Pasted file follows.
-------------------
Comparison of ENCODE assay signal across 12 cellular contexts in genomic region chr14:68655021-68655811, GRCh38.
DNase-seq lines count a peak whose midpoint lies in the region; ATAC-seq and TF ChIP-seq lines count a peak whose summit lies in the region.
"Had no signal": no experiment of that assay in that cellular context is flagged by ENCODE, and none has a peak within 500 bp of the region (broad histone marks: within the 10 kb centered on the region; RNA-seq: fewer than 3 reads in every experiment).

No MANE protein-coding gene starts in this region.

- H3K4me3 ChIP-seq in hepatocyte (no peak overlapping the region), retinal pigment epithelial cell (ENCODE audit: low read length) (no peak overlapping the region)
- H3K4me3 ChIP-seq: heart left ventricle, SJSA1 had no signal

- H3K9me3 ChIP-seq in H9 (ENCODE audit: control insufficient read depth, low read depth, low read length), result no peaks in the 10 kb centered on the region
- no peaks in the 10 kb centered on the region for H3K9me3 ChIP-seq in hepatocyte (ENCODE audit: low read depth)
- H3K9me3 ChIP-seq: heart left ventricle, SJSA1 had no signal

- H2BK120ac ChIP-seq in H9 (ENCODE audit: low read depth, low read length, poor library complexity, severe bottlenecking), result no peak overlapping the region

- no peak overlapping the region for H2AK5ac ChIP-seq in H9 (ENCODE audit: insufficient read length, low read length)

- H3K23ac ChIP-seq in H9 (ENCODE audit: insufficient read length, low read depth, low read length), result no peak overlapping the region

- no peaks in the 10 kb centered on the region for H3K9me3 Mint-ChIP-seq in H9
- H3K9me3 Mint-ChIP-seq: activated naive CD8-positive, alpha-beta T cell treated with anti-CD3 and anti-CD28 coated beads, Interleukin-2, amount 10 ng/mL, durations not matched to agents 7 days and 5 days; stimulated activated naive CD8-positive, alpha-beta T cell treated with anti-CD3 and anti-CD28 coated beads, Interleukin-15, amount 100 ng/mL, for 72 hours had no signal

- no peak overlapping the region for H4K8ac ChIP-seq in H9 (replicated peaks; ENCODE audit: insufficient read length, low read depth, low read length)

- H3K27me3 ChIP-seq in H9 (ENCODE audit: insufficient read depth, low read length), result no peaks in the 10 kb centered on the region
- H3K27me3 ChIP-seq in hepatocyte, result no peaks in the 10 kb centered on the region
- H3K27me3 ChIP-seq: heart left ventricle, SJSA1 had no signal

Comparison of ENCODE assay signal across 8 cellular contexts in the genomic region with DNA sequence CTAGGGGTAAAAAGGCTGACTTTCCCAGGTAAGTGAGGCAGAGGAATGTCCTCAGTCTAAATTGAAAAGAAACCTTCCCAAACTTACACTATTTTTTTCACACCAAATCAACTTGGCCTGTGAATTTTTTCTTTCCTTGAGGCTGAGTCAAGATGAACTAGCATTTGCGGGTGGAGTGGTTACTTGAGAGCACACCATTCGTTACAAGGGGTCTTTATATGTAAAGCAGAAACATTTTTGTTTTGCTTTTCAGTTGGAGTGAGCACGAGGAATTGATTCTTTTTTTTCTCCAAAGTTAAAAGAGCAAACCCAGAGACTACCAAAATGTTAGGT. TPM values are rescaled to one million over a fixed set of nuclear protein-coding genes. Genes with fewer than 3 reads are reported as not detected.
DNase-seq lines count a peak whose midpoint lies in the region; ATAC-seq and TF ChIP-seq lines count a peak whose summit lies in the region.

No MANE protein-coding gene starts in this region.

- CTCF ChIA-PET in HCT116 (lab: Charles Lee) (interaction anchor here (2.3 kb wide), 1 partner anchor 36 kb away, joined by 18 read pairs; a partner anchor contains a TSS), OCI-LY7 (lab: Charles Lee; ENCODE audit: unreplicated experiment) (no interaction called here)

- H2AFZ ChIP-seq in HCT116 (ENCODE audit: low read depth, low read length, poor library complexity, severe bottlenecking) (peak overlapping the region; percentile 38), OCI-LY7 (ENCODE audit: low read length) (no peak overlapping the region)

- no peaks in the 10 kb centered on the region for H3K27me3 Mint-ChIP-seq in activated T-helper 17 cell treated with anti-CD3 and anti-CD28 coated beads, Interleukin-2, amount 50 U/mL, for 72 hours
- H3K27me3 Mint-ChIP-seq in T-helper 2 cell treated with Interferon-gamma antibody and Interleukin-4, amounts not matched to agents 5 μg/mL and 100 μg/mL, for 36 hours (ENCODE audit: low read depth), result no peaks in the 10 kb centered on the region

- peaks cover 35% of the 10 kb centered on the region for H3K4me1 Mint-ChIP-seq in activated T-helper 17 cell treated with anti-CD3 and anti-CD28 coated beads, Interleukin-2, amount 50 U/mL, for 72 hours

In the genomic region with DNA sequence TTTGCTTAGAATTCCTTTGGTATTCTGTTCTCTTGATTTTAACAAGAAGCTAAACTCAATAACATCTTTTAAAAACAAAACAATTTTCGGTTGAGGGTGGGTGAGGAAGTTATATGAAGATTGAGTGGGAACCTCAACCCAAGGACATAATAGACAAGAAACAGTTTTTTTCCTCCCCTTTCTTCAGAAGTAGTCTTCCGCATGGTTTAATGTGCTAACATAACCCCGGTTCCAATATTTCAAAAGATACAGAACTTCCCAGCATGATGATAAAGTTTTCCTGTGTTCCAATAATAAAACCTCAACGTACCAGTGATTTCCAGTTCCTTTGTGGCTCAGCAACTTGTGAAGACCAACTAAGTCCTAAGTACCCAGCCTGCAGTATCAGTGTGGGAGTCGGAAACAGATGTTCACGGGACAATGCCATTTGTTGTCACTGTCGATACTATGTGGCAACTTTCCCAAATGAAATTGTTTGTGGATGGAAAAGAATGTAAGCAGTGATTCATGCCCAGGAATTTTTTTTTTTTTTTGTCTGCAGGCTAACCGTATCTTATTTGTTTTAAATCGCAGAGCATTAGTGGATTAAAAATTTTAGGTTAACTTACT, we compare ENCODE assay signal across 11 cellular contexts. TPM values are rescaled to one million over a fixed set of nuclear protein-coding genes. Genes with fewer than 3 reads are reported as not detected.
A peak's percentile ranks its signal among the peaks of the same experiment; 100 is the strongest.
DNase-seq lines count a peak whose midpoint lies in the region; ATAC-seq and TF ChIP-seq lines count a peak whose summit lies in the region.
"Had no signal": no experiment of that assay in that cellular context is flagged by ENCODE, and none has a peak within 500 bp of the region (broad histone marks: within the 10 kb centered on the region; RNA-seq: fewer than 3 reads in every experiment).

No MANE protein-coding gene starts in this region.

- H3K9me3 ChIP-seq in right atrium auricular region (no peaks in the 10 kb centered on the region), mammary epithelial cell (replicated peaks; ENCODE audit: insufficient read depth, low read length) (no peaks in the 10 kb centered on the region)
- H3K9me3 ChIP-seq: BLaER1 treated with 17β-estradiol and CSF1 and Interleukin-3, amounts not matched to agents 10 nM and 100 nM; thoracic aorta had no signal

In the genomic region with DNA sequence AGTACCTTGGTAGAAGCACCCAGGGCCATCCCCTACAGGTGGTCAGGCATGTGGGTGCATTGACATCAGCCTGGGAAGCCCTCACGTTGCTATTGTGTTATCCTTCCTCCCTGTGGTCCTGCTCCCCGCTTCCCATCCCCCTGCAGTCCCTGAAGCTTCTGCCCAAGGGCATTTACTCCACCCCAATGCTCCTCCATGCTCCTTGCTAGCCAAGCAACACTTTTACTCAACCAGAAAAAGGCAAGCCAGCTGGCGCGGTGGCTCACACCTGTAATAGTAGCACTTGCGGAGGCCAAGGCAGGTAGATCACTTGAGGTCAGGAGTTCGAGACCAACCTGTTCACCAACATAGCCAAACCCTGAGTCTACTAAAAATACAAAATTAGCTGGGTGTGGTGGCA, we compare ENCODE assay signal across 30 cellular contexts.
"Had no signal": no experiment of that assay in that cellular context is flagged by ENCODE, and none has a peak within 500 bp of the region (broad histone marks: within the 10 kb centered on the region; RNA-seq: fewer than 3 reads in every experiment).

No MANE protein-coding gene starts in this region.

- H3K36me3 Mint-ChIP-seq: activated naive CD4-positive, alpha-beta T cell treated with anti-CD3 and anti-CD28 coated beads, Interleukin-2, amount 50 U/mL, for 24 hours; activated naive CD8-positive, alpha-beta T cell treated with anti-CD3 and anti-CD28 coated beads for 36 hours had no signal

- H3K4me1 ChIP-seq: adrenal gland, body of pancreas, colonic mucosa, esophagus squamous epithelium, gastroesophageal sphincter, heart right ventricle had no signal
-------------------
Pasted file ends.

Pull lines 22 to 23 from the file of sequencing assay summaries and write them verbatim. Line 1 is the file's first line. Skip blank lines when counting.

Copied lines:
- CTCF ChIA-PET in HCT116 (lab: Charles Lee) (interaction anchor here (2.3 kb wide), 1 partner anchor 36 kb away, joined by 18 read pairs; a partner anchor contains a TSS), OCI-LY7 (lab: Charles Lee; ENCODE audit: unreplicated experiment) (no interaction called here)

- H2AFZ ChIP-seq in HCT116 (ENCODE audit: low read depth, low read length, poor library complexity, severe bottlenecking) (peak overlapping the region; percentile 38), OCI-LY7 (ENCODE audit: low read length) (no peak overlapping the region)